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Hillary Richard
July 6, 2021

Author Q&A: Tanya Selvaratnam

On Her Memoir, Assume Nothing: A Memoir of Intimate Violence.

Forgiveness is important because otherwise, you can make yourself sick. But to forgive is not to forget.

In early May 2018, the New Yorker published an alarming story concerning Eric Schneiderman, New York City’s most senior law enforcement officer, self-avowed feminist and #MeToo advocate, powerful Democratic star politician, and suer of Harvey Weinstein. Four women described suffering nonconsensual physical sexual violence at his hands. One of those women was Tanya Selvaratnam, a prominent filmaker, writer, and staunch feminist. Schneiderman resigned a few hours later. Now, Tanya Selvaratnam has written a memoir, Assume Nothing: A Memoir of Intimate Violence, a compelling combination of her personal story, interspersed with research and resources on sexual violence and domestic abuse.


Tanya, one of the most startling aspects of your story is that when you were involved with Schneiderman, you were in your 40s; educated, successful, and an outspoken feminist/activist. I think culturally, we like to believe that this wouldn’t or couldn’t happen to someone like us. But you are like us. What should we take away from this? Is no woman safe from intimate violence?

Every woman is different. We have different thresholds for pain and different thresholds for pleasure. We must allow for a multiplicity of preferences. But what’s insidious about this type of violence is that it can happen to anyone; any of us can cross paths with someone who will harm us. That’s why it’s important to arm ourselves and each other with tools and resources to spot the signs of intimate violence. Then we can chip away at the conditioning that perpetuates the cycle of violence. That’s ultimately why I wrote the book.

You were the first woman to contact The New Yorker about Schneiderman. That was truly courageous. Would you have been able to do that without the help of a domestic violence counselor?

The universe kept sending me sign after sign that I had no choice but to come forward. It would have been easier to drift away and not do anything. But discovering that I was part of a pattern and realizing that others could be in danger marked a turning point for me. I wondered, “Who’s next?” The silence of women before me meant that I had suffered, too, and silence didn’t feel like an option I could live with. I felt that I was in a lose-lose situation. Thankfully, I had the guidance of Jennifer Friedman, the domestic violence expert, Robbie Kaplan and Julie Fink, my lawyers, and a close circle of friends who had my back.

In Assume Nothing, you describe a complicated relationship with your mom over this issue. She herself was a victim of domestic violence at your father’s hands. Do you think this made you more likely to also be a victim?

Of the one in fifteen children exposed to intimate partner violence each year, 90 percent are eyewitnesses to it. I am among that 90 percent. Meanwhile, numerous friends have told me about grandfathers, uncles, other relatives, and family friends who molested or raped them when they were children. This sexually abusive behavior is passed down from generation to generation. These cycles are perpetuated without repercussion except for the trauma that victims carry within themselves for the rest of their lives, and some victims go on to become the next generation of abusers.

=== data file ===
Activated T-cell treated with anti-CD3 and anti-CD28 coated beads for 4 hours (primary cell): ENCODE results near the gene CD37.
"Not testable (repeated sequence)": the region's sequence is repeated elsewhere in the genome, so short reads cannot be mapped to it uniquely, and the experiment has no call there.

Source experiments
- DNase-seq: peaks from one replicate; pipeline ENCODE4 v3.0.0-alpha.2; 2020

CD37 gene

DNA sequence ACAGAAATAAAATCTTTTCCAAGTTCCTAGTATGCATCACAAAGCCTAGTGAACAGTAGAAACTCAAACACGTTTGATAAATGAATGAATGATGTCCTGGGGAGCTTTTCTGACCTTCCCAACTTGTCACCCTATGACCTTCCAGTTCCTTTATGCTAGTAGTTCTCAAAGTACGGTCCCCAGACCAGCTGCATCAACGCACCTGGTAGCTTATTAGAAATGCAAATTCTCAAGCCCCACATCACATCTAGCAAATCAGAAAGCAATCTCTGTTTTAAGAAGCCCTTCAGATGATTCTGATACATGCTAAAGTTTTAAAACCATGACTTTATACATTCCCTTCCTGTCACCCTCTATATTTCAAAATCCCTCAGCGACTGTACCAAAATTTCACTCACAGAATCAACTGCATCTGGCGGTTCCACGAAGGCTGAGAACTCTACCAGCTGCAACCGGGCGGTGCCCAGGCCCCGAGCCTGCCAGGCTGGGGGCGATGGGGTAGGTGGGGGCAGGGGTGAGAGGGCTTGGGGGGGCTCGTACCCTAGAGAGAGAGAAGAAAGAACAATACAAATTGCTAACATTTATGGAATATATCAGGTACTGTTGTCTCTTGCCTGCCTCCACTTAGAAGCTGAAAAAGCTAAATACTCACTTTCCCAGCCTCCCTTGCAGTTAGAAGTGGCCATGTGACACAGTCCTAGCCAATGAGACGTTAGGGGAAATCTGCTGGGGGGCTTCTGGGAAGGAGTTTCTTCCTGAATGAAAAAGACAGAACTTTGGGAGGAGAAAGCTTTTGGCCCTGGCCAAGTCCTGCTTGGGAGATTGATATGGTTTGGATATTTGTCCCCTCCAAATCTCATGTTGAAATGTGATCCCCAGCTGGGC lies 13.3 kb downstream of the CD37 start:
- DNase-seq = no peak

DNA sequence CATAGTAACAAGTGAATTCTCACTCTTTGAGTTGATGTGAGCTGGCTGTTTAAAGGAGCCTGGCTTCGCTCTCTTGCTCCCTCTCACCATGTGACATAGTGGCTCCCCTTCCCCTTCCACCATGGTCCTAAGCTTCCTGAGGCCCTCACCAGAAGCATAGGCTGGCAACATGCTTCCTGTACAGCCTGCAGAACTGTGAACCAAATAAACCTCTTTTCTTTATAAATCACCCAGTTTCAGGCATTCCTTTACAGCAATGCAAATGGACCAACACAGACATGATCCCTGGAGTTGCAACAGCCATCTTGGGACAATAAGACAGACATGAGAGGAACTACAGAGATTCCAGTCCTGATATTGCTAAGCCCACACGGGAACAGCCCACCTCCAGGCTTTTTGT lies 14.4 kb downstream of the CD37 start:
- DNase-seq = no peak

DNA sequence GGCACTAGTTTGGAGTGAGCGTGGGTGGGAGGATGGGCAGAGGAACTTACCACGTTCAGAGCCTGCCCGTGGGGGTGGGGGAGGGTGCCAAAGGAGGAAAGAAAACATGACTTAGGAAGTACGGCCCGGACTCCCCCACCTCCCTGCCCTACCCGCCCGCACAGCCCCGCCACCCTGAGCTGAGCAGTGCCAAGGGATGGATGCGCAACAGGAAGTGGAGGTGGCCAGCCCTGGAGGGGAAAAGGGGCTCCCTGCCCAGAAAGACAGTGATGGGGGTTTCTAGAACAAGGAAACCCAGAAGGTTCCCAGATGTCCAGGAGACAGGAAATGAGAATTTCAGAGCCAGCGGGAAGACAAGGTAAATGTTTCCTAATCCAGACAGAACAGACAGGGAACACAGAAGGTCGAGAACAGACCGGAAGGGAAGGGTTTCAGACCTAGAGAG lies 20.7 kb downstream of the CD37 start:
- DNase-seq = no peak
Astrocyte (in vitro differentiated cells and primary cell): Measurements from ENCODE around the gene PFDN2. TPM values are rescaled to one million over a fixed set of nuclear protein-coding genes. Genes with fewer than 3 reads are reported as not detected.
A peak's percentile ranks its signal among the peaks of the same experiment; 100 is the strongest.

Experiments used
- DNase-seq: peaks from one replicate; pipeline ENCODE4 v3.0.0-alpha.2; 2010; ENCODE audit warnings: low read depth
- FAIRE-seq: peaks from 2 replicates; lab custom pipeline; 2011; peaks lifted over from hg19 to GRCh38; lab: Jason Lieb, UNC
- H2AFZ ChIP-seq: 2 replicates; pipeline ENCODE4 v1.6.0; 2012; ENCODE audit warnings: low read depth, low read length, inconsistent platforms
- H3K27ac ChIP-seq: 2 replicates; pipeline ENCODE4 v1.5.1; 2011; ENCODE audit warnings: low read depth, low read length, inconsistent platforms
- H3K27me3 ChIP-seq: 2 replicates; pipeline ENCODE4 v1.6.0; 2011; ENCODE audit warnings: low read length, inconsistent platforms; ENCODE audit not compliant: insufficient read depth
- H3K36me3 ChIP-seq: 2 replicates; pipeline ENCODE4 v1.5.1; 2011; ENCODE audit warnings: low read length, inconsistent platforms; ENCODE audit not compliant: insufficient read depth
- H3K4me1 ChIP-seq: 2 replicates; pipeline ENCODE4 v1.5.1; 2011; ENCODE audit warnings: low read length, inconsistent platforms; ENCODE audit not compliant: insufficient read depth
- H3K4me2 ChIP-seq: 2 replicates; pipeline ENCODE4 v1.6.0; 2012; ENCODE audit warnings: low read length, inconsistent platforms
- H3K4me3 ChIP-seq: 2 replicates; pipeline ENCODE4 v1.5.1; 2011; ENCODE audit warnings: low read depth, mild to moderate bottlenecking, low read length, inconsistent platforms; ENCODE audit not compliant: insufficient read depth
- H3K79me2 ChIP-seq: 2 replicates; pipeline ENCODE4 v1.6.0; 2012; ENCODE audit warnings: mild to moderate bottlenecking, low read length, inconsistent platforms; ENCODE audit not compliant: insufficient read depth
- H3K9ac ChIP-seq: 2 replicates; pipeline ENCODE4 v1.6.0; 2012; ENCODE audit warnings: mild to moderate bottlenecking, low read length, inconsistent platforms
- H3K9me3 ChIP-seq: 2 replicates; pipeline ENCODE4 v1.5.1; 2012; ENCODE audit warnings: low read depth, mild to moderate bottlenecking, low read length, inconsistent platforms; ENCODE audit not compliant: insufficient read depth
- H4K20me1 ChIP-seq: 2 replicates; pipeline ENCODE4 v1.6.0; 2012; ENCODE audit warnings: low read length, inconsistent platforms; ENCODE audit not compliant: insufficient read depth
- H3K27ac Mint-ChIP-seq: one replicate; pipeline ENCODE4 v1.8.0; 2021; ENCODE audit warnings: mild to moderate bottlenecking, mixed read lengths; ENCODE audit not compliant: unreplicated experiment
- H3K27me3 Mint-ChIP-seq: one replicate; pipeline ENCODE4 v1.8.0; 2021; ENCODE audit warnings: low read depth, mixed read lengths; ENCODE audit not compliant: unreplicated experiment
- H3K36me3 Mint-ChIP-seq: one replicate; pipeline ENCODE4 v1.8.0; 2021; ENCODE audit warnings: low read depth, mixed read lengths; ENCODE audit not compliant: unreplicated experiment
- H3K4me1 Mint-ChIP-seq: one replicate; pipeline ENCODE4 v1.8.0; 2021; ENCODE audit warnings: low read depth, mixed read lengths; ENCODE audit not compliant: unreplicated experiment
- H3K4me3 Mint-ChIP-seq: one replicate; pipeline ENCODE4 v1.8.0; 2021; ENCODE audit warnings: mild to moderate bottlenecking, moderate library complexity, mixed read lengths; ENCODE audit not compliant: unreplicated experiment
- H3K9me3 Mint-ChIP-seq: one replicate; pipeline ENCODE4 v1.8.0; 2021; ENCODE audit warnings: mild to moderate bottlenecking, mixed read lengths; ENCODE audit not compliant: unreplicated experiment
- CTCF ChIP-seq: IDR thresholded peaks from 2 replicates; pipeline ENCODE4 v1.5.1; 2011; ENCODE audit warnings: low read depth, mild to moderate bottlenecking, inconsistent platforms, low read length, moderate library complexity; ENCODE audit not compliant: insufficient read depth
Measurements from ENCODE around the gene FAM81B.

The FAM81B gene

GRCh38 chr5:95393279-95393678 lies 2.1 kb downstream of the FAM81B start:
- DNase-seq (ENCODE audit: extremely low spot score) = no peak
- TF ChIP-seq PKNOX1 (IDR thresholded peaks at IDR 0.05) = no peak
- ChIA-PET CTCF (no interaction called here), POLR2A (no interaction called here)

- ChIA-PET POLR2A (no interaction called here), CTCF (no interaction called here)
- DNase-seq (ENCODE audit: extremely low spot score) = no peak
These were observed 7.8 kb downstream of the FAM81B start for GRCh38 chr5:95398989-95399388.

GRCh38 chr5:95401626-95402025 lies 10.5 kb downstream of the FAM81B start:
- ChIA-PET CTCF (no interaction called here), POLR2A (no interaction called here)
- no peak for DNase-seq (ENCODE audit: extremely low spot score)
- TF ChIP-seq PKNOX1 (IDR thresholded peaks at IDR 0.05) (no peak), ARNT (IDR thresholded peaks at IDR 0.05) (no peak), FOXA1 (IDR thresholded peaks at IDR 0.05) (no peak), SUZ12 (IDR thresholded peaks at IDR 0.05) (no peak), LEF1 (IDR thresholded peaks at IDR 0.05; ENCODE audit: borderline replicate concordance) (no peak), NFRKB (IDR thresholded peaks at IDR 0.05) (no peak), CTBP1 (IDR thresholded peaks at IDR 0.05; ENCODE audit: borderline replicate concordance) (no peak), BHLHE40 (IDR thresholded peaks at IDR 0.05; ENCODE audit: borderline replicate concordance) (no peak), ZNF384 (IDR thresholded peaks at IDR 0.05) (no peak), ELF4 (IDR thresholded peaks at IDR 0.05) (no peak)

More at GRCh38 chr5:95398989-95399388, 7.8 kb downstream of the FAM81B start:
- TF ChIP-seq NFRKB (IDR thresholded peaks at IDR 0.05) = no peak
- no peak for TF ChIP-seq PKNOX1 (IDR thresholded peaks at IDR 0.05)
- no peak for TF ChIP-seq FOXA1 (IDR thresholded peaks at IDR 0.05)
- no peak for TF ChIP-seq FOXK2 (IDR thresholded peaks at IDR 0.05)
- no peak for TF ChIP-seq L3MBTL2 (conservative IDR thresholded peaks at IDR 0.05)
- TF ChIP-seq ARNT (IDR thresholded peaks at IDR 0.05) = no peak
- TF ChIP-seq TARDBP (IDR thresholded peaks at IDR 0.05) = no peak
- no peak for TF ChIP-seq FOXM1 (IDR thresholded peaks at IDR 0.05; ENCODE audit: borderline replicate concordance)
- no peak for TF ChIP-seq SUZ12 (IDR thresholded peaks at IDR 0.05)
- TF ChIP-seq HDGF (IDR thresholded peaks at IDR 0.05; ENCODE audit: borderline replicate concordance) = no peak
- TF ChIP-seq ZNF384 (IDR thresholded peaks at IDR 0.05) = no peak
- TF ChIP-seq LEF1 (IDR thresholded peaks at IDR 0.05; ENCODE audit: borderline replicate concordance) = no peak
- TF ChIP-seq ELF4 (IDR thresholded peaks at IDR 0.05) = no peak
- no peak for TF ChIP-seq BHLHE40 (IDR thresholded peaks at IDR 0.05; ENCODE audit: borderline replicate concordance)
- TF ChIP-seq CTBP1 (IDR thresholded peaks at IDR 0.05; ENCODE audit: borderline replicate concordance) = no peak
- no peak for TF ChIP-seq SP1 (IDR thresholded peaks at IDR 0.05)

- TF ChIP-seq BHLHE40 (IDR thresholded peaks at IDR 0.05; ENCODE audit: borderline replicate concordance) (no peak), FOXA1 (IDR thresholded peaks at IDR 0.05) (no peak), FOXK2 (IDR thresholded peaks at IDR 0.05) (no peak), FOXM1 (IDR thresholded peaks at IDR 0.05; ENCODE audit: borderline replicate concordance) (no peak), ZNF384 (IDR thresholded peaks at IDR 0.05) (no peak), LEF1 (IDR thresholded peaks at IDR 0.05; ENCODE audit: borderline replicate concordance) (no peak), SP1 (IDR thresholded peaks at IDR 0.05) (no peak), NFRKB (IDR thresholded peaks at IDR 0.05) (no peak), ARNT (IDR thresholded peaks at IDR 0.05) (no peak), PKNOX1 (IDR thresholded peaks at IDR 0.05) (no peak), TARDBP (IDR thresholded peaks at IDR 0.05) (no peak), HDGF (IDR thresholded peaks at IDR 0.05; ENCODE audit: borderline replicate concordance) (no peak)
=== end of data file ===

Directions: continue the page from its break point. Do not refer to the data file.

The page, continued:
The cycle of violence is all around us. But I don’t think my mother’s experience made me more likely to also be a victim. I think the patriarchy made me more likely to be a victim.

How is your relationship with your mother now?

I feel it’s better and evolving. I hope she does, too. My opinion piece for the New York Times and a subsequent Washington Post profile about the aftermath of coming forward helped her understand my experience. This is the power of the written word. It can open our hearts and minds in ways we can’t achieve otherwise.

I have great admiration and sympathy for my mother. She was horrifically abused. She was beaten up, cheated on, and demeaned. I think she took out on me the frustrations and desperations she dealt with. But she also worked hard to keep our family together and take care of us.

Has it been affected by the writing of your memoir?

I strove to be sensitive in how I characterized our difficult and hurtful conversations around the time I came forward. I think she would prefer that I not have written the book, and recently she told me to stop talking about my story. But I’m talking about it so it doesn’t become other people’s stories, too.

Virginia Heffernan wrote a piece about you and the book in The LA Times and suggests that you have forgiven Schneiderman and your father. Is that true?

Forgiveness is important because otherwise, you can make yourself sick. But to forgive is not to forget.

Part of why I forgave them is because of their acknowledgment of their abusive behavior. When my father was dying of cancer, he told my uncle that he was suffering because of what he did to my mother. In the case of Eric Schneiderman, about six months after the New Yorker story came out, he issued a statement that he apologized to the women had harmed and was on a lifelong path to recovery.

How were you able to do this?

By setting forgiveness as an intention.

Also, after the relationship with Schneiderman ended, I made a list of all the things that were better before I met him. Below is that list:

  • staying downtown
  • walking and biking
  • traveling to visit friends in other cities
  • going to Portland
  • wearing what I want

I got to do all these things again.

Has that helped your recovery?


Has writing this book brought you greater closure and any measure of peace?

I wrote my way out of the darkness.

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